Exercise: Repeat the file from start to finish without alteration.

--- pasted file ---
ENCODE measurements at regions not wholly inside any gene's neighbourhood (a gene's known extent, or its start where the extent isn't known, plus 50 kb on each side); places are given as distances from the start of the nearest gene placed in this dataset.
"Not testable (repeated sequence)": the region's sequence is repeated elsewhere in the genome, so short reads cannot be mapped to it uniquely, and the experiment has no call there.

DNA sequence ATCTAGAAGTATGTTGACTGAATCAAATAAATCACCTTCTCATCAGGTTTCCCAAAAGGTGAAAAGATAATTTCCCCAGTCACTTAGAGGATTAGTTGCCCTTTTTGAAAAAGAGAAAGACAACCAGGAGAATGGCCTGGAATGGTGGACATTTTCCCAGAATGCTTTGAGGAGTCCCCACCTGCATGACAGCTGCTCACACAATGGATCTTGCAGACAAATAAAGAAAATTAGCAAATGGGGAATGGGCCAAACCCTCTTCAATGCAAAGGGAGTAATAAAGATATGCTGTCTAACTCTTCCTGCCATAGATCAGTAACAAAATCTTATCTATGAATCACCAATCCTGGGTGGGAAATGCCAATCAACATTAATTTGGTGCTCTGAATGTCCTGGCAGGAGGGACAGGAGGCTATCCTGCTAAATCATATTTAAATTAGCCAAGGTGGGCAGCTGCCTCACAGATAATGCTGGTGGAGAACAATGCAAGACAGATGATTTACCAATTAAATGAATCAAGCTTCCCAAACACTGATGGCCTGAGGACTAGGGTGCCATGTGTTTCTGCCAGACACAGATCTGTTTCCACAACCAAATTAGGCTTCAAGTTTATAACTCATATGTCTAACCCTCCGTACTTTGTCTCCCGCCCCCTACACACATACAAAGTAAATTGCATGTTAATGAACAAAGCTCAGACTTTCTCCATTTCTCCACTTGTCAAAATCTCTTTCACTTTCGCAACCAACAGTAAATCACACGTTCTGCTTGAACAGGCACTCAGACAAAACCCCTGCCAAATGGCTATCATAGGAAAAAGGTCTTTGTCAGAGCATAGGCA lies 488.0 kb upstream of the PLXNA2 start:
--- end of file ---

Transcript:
ENCODE measurements at regions not wholly inside any gene's neighbourhood (a gene's known extent, or its start where the extent isn't known, plus 50 kb on each side); places are given as distances from the start of the nearest gene placed in this dataset.
"Not testable (repeated sequence)": the region's sequence is repeated elsewhere in the genome, so short reads cannot be mapped to it uniquely, and the experiment has no call there.

DNA sequence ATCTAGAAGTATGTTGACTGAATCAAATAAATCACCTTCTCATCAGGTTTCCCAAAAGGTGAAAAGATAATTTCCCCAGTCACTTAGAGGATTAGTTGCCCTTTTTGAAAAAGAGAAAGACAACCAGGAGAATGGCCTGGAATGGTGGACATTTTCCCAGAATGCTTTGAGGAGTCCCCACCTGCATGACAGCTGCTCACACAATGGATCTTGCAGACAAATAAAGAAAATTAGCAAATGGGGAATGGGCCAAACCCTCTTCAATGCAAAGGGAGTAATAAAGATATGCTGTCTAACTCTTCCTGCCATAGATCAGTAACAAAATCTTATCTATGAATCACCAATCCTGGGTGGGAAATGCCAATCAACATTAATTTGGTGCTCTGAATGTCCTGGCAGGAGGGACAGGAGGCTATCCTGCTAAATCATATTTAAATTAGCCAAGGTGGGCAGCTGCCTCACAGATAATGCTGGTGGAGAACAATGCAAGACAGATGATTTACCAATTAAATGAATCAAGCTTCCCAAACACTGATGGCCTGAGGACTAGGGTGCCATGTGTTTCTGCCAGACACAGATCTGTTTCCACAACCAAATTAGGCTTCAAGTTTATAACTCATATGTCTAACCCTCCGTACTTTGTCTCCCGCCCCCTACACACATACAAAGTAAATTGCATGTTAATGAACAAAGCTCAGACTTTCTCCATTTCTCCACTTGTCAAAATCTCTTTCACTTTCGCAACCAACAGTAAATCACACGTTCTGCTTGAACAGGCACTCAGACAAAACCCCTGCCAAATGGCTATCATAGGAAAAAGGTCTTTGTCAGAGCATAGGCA lies 488.0 kb upstream of the PLXNA2 start: